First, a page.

I have picked the best for the future – Hathurusingha
Will the Sri Lanka stint be the Waterloo of his remarkable coaching career? Or else, will he be able to guide the struggling Lankans out of the woods? It’s too early to make predictions.
Anyway, Sri Lanka’s most talked-about cricket coach has designed his own plan, irrespective of all the criticism, and the expectations. Here is how Chandika Hathurusingha, probably one of the most sought-after cricket coaches of our times, airs his views on the challenges before the future of Sri Lankan cricket.
On your preparations for this West Indies tour:
When we arrived here, the West Indies were already behind our rankings. Before coming, we knew that they are giving us fast tracks. We were prepared for this challenge in Sri Lanka and that became useful. We improved by every Test. The Kensington Oval wicket (where the last Test was held) is one of the fastest in the world. The ‘Duke’ pink ball also assists the pacies.
There were huge expectations when you took over the job. But the team is yet to fall on the right track. You’ve lost a tri-series at home as well.
It’s only six months since I came. We’ve won only one series so far. That was beating Bangladesh away from home. Then we lost a series at home. I’ve told the players the first thing is to stop losing at home. The good sides lose at home very rarely. We should do the forthcoming South Africa and England home series well. Then the atmosphere to win overseas can be created. I think, by mid next year we’ll be in a fare position.
Sri Lanka is hampered severely by the injury plague.
We struggle heavily in this tour due to injuries. Rangana Herath, Nuwan Pradeep and Dushmantha Chameera suffered injuries. But they’ll come back to the side. In spite of this, we need to go forward.
In this respect, we need to manage our players well. Lahiru Kumarais is 22 but he bowls regularly at 145kmph. So, we won’t play him regularly in the domestic matches. It’s essential to manage the players before they start having an injury.
What is the purpose of having more than 15 players in the squad when you’re on tour?
We need to give exposure to the youngsters. We brought Jeffrey Vandersay, Asitha Fernando and Dasun Shanaka not essentially to play but to give them top-level international exposure. We allow them to be with the team in the same dressing room, particularly at pressure situations. I did the same thing when I coached in Australia and Bangladesh. Some of the players who travelled early with the Bangladesh team are now doing well for them. It’s an investment for the future.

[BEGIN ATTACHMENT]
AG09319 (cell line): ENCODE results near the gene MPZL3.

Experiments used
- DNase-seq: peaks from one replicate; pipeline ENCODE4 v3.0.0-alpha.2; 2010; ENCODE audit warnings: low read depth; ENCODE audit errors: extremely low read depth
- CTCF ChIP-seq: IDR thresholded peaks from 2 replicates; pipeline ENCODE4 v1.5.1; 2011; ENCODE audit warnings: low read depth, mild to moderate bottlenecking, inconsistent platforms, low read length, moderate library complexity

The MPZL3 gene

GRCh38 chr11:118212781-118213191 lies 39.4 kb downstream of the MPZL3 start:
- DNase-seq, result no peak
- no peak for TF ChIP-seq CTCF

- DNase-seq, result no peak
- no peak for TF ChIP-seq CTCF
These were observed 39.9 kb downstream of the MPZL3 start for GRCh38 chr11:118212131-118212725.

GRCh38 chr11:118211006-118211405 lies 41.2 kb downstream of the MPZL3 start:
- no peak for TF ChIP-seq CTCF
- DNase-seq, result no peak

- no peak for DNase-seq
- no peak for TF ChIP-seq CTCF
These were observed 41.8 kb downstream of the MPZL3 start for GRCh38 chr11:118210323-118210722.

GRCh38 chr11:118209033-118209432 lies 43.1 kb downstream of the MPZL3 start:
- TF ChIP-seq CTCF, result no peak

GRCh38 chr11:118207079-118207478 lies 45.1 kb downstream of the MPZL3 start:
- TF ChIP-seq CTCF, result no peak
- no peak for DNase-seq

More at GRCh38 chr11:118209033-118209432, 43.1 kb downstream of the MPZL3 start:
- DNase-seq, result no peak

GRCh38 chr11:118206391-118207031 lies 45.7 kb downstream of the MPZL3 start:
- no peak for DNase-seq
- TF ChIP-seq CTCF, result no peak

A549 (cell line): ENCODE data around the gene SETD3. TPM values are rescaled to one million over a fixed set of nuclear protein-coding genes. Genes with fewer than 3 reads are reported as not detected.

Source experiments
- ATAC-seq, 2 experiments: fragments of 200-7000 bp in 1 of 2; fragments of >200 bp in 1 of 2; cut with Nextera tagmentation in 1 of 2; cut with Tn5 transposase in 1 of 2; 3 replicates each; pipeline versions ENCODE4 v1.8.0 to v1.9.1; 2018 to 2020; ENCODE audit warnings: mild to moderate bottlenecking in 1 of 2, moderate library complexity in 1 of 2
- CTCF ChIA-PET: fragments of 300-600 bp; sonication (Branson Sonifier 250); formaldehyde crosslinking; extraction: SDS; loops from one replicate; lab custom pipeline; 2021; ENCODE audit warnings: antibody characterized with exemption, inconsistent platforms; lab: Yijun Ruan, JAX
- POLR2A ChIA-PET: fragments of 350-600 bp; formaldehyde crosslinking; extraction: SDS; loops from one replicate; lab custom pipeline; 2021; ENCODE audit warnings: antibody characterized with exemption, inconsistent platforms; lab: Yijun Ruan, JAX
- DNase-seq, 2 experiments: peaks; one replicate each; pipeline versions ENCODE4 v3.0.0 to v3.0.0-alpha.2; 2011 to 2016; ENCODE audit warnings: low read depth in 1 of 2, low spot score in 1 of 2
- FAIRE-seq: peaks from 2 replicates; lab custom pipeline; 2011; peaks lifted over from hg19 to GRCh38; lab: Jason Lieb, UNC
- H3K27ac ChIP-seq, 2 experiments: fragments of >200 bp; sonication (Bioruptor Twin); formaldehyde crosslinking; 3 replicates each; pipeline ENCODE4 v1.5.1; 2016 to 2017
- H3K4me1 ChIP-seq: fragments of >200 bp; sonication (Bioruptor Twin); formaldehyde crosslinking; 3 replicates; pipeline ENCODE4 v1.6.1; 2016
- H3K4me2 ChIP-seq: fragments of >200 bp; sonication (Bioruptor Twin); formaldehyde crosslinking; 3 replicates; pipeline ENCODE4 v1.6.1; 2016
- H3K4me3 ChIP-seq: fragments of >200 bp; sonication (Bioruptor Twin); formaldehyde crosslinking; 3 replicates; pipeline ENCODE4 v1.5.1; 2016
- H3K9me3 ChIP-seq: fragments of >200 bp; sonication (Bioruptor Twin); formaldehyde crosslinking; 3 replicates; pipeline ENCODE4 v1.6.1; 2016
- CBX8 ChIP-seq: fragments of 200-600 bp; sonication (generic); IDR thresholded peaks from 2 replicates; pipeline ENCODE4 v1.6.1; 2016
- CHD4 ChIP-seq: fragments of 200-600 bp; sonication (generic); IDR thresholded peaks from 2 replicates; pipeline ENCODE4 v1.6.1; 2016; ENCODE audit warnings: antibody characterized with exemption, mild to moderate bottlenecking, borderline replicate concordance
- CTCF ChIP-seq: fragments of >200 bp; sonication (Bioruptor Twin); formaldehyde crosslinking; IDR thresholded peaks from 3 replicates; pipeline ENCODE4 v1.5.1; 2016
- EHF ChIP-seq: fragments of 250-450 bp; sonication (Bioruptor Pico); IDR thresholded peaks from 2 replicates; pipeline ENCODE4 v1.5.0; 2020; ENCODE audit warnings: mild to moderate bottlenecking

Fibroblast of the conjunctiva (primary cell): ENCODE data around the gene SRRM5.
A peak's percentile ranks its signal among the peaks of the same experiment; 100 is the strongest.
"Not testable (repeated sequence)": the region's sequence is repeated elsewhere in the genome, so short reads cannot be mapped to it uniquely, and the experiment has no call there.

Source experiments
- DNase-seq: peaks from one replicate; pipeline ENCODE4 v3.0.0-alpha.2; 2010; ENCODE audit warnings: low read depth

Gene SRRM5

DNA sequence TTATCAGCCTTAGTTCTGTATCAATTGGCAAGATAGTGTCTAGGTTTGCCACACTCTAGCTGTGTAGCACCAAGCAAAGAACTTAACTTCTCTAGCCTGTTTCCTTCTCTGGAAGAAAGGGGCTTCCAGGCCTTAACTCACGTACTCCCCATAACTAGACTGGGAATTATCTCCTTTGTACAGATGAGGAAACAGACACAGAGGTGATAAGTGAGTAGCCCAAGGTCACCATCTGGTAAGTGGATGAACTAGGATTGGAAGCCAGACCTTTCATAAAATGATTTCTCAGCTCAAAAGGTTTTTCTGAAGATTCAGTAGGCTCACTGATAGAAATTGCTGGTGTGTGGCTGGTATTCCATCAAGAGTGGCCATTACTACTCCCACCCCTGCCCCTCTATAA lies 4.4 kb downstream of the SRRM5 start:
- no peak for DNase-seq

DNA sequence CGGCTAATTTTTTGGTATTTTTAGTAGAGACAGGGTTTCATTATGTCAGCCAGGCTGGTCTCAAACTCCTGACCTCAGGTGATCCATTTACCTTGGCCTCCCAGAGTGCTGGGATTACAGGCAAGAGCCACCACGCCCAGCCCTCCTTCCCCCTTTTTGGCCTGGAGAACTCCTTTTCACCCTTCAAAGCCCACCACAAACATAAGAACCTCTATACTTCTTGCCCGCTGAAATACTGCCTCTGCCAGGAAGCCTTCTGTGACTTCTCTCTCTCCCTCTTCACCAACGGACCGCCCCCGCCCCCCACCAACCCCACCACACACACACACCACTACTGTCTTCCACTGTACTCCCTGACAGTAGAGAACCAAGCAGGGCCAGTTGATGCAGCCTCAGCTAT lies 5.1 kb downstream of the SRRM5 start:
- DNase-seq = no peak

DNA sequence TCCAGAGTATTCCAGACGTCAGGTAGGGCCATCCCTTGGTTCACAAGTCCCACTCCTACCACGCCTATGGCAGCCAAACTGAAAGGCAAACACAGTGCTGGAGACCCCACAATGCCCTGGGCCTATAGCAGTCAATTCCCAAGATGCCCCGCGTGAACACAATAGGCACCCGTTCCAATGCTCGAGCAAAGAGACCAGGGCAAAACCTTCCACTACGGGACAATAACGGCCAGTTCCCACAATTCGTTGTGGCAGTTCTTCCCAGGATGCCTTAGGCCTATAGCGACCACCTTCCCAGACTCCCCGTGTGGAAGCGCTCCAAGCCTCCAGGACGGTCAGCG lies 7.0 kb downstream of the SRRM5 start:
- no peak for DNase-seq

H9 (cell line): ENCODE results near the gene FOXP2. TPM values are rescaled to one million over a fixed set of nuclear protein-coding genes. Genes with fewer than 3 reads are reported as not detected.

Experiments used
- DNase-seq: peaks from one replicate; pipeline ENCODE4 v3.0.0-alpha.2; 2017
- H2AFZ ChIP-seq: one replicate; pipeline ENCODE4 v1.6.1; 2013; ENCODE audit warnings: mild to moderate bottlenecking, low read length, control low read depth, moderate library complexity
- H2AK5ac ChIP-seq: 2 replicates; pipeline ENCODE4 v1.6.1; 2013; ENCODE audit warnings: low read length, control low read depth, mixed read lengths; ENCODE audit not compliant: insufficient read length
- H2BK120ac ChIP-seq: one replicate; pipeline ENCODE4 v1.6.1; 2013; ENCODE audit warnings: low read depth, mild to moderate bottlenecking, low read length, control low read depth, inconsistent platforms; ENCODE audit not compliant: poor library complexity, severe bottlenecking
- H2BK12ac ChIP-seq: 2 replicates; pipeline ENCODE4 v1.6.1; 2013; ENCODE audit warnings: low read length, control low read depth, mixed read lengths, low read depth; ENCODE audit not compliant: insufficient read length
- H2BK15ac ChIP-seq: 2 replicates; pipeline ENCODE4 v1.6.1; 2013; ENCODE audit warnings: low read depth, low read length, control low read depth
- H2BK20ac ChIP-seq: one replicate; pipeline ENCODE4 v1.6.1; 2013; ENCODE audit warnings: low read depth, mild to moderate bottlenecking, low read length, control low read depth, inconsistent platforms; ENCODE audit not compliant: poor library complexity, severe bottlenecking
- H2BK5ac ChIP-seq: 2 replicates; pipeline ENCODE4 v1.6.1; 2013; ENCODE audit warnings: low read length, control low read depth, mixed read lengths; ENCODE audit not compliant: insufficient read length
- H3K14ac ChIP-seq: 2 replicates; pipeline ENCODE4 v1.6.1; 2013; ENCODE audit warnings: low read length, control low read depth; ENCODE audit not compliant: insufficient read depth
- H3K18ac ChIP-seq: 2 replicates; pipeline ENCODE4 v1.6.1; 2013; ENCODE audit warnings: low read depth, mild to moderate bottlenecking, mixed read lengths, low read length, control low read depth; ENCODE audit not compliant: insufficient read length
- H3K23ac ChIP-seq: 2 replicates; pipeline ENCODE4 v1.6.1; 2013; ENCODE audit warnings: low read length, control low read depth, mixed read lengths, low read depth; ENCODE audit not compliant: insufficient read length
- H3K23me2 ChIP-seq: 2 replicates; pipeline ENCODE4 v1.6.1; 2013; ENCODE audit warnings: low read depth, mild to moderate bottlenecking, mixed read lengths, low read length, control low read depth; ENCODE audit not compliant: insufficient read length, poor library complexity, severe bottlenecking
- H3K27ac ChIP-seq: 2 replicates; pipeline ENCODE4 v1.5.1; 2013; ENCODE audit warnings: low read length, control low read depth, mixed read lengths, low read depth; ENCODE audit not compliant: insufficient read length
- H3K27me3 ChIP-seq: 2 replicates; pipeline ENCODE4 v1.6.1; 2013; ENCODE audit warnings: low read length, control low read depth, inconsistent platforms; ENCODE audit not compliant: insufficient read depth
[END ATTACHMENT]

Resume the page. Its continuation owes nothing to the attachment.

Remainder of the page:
You’re part of the selection process too. What changes have you introduced into the selection procedure?
I have a saying at selecting the squad as well as the playing eleven. Earlier our selections were too much dependent on the player statistics. We’ve introduced a change. Now we look into other aspects as well. You can’t keep on changing the players saying the side is on a transition. Consistency is something very essential. That’s why I’ve picked a 25-member pool aiming at all three formats. Let’s see how it goes when we approach the next World Cup! It doesn’t mean that these are the only players who are to play for Sri Lanka in the next ten years or so. There are ones who can go on for five or ten years. And we should not drop a player after giving him just a couple of games. In the meantime, we’re keeping an eye on the best players emerging from our domestic circuit as well.
You’re different from other coaches. You demand your assistants and not willing to coach if those demands are not met. Why?
If I’m given a job, things should happen in my way. Otherwise how can I take the responsibility? If I’m to go to war, I need the arms. If I’m to coach with ones who are here because someone else wanted it, then that someone can coach. Not me.
How did ‘Chandika Hathurusingha’ become a much talked-about coach?
I work in my own way. I always had an open mind as to how today’s game is played and how I should improve in my job. I always wanted to do a new thing. I didn’t go on doing the same thing on and on. I don’t have a set batting or bowling order for matches. They’re always changed according to match situations. This will be the same in future too.
You coached Bangladesh against your mother country which you represented with pride some time ago. You coached them to beat Sri Lanka at a venue which was your own club. How did one do like that?
I’m not an emotional person. I’m paid for a job. I consider this as a profession. If I am to do my job well, I should do it for my team. Not the opposition.